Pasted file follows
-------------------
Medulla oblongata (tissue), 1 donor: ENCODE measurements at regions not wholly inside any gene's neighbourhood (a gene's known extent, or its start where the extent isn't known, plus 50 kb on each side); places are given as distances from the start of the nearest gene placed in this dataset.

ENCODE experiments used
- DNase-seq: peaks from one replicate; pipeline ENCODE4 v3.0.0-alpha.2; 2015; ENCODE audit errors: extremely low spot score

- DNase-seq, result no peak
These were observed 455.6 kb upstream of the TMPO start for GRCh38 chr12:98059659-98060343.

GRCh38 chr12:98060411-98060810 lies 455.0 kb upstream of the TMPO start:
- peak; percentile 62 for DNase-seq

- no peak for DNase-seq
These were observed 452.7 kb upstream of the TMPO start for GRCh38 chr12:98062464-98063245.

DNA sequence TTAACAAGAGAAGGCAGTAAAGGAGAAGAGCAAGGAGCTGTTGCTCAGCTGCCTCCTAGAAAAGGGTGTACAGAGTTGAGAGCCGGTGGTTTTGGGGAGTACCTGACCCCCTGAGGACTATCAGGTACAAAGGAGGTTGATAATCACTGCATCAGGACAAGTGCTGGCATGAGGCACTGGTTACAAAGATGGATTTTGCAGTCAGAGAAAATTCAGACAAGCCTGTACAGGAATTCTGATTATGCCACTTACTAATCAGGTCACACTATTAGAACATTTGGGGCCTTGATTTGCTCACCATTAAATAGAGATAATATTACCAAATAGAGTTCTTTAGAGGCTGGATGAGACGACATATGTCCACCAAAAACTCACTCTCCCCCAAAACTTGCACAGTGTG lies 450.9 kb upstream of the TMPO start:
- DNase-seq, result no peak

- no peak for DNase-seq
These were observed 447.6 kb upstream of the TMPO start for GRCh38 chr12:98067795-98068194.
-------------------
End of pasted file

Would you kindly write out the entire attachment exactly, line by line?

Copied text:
Medulla oblongata (tissue), 1 donor: ENCODE measurements at regions not wholly inside any gene's neighbourhood (a gene's known extent, or its start where the extent isn't known, plus 50 kb on each side); places are given as distances from the start of the nearest gene placed in this dataset.

ENCODE experiments used
- DNase-seq: peaks from one replicate; pipeline ENCODE4 v3.0.0-alpha.2; 2015; ENCODE audit errors: extremely low spot score

- DNase-seq, result no peak
These were observed 455.6 kb upstream of the TMPO start for GRCh38 chr12:98059659-98060343.

GRCh38 chr12:98060411-98060810 lies 455.0 kb upstream of the TMPO start:
- peak; percentile 62 for DNase-seq

- no peak for DNase-seq
These were observed 452.7 kb upstream of the TMPO start for GRCh38 chr12:98062464-98063245.

DNA sequence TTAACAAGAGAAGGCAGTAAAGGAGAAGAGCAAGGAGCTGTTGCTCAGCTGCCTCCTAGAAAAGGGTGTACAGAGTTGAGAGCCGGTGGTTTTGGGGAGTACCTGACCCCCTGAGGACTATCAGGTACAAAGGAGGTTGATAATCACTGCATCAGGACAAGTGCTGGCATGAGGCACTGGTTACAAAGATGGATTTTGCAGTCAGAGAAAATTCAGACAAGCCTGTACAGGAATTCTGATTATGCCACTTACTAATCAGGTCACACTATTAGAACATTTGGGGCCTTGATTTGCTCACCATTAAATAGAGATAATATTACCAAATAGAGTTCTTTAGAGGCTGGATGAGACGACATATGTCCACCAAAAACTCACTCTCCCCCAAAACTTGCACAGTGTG lies 450.9 kb upstream of the TMPO start:
- DNase-seq, result no peak

- no peak for DNase-seq
These were observed 447.6 kb upstream of the TMPO start for GRCh38 chr12:98067795-98068194.